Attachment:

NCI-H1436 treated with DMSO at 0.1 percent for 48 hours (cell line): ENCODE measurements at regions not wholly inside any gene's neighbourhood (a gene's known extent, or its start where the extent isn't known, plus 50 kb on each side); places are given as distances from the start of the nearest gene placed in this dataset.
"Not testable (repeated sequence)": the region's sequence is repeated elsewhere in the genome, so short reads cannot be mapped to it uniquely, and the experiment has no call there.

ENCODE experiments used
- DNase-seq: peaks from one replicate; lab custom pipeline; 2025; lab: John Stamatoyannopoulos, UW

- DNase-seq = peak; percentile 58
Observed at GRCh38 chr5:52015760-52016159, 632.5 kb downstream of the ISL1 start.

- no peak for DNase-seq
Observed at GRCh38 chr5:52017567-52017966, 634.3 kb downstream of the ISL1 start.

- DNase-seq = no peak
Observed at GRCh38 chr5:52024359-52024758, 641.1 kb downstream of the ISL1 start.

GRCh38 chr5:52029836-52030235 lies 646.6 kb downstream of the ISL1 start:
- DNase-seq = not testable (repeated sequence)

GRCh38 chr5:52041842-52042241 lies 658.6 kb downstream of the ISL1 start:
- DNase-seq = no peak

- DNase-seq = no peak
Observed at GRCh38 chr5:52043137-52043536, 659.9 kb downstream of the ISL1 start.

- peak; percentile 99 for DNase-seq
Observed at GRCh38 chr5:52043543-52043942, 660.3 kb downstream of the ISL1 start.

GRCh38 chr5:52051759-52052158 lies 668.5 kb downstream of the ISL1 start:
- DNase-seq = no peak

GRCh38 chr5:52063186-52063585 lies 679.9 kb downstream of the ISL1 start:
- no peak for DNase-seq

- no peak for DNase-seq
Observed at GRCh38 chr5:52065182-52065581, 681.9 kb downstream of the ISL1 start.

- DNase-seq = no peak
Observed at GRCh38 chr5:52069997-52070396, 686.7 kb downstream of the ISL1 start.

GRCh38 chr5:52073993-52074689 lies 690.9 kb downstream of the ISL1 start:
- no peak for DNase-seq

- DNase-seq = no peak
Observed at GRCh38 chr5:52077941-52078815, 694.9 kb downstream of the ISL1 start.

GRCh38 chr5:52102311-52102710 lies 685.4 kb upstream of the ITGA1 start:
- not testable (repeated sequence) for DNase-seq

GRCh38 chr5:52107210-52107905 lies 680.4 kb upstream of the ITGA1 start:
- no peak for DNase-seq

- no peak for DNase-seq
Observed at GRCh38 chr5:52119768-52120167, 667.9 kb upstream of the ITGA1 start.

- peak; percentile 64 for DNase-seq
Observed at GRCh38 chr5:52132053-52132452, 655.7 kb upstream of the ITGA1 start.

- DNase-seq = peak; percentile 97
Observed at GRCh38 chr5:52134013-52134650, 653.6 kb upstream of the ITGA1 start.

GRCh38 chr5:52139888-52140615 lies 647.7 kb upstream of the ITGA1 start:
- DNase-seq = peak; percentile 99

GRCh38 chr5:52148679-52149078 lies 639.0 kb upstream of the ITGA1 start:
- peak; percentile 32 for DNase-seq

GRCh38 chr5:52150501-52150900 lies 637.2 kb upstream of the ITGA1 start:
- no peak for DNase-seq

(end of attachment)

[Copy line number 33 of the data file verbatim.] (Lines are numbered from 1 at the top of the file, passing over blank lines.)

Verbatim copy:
GRCh38 chr5:52107210-52107905 lies 680.4 kb upstream of the ITGA1 start: